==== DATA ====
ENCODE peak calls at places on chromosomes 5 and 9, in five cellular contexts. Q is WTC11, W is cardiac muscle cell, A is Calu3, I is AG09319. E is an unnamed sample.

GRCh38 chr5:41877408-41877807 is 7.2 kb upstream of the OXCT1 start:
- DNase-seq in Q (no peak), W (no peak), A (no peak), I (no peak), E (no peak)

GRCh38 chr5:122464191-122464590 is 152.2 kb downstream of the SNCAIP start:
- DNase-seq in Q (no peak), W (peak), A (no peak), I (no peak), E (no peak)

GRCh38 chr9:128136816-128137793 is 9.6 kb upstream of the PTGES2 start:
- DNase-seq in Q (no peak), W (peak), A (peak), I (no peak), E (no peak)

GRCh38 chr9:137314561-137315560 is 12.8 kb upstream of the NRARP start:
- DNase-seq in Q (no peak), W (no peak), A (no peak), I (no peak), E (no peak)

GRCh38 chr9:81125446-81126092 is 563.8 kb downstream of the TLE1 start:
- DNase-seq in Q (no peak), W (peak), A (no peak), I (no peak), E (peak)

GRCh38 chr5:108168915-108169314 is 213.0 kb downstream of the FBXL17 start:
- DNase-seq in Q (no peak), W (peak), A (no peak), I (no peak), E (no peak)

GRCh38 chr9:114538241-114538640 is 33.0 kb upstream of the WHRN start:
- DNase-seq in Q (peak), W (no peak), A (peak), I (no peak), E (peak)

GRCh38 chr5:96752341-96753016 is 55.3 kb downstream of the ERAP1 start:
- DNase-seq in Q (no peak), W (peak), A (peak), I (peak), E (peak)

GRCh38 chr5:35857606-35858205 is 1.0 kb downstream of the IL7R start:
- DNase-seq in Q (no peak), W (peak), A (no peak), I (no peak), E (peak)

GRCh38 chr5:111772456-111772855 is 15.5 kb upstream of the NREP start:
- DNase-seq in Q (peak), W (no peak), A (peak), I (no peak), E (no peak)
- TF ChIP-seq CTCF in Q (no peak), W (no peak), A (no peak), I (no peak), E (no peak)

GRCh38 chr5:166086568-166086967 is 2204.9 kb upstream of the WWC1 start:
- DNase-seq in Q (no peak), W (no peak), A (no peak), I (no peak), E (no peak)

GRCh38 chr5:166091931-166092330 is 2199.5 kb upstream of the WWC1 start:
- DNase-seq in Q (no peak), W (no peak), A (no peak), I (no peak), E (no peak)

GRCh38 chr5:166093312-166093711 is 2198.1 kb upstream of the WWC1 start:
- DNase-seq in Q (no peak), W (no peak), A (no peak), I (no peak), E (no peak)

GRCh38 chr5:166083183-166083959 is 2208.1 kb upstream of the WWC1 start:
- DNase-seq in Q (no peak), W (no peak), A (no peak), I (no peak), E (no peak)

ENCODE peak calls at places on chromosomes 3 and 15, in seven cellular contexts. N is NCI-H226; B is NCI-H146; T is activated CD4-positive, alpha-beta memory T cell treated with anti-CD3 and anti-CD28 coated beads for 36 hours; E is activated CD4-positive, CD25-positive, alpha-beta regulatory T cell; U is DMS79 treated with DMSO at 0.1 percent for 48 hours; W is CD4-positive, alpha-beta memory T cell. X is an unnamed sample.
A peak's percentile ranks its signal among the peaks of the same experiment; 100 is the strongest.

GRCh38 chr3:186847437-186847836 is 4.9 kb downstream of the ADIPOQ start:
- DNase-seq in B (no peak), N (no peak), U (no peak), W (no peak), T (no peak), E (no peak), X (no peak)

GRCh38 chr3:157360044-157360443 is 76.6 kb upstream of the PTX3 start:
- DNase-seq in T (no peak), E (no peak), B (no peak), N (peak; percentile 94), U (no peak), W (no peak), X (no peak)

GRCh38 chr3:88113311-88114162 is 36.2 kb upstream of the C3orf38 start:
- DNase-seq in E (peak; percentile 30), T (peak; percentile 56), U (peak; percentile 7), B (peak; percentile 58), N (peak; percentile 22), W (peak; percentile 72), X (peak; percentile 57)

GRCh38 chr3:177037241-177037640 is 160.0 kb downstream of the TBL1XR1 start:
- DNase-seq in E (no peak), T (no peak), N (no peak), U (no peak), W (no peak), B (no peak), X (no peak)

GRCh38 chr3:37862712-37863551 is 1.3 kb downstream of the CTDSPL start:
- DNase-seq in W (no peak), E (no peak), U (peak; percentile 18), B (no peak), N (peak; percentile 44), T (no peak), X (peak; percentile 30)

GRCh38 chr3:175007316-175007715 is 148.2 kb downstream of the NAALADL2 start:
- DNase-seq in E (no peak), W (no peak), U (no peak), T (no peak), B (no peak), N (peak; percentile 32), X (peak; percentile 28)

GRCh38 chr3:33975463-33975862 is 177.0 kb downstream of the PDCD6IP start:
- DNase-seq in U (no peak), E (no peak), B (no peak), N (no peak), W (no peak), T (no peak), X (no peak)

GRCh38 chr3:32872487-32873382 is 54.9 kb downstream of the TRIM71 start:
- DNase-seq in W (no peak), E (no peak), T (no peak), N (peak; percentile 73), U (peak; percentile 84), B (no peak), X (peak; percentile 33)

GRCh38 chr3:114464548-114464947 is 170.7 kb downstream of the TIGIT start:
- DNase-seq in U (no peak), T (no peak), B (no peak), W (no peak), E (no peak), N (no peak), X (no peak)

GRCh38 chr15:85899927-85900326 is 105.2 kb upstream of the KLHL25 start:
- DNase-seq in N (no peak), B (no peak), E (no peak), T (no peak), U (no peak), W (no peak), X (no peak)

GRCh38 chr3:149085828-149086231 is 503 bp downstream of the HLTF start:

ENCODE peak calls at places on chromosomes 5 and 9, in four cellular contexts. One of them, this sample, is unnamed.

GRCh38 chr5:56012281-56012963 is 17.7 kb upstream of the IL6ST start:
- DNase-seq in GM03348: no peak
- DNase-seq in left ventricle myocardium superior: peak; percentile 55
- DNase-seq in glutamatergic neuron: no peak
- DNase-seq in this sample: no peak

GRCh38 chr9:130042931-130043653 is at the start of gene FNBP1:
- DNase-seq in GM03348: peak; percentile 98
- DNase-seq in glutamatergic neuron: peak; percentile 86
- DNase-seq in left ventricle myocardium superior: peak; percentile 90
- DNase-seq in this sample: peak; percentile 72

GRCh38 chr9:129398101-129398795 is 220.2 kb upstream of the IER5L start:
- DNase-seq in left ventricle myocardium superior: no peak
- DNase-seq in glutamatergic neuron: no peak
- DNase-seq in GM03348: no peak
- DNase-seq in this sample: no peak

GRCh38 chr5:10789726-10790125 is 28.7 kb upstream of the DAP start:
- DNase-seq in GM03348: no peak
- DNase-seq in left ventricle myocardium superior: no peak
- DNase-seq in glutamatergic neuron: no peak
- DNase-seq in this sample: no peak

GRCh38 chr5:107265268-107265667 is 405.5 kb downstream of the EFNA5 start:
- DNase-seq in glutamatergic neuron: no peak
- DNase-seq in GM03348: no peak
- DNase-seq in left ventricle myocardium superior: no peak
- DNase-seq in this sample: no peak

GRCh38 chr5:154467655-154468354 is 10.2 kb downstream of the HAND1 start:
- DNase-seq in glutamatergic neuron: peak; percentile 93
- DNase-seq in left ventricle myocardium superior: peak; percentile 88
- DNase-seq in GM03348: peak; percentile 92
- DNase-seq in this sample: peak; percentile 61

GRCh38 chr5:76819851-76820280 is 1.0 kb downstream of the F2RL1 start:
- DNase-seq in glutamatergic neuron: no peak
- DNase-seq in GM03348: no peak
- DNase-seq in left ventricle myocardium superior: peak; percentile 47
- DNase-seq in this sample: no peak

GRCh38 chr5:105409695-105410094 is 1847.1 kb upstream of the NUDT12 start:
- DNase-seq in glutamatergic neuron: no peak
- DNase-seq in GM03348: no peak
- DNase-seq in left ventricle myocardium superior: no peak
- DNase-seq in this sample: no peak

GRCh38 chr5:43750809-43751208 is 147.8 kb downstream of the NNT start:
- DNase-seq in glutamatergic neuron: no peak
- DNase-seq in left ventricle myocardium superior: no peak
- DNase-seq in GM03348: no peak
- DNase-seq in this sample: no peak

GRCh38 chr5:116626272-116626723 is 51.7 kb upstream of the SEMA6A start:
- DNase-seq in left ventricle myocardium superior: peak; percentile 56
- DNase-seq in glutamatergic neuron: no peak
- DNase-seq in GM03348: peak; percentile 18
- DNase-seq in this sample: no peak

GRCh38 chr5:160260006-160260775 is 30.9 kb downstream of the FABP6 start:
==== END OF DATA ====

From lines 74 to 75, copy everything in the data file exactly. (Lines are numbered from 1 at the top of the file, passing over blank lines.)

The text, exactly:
- DNase-seq in this sample: no peak

GRCh38 chr5:107265268-107265667 is 405.5 kb downstream of the EFNA5 start: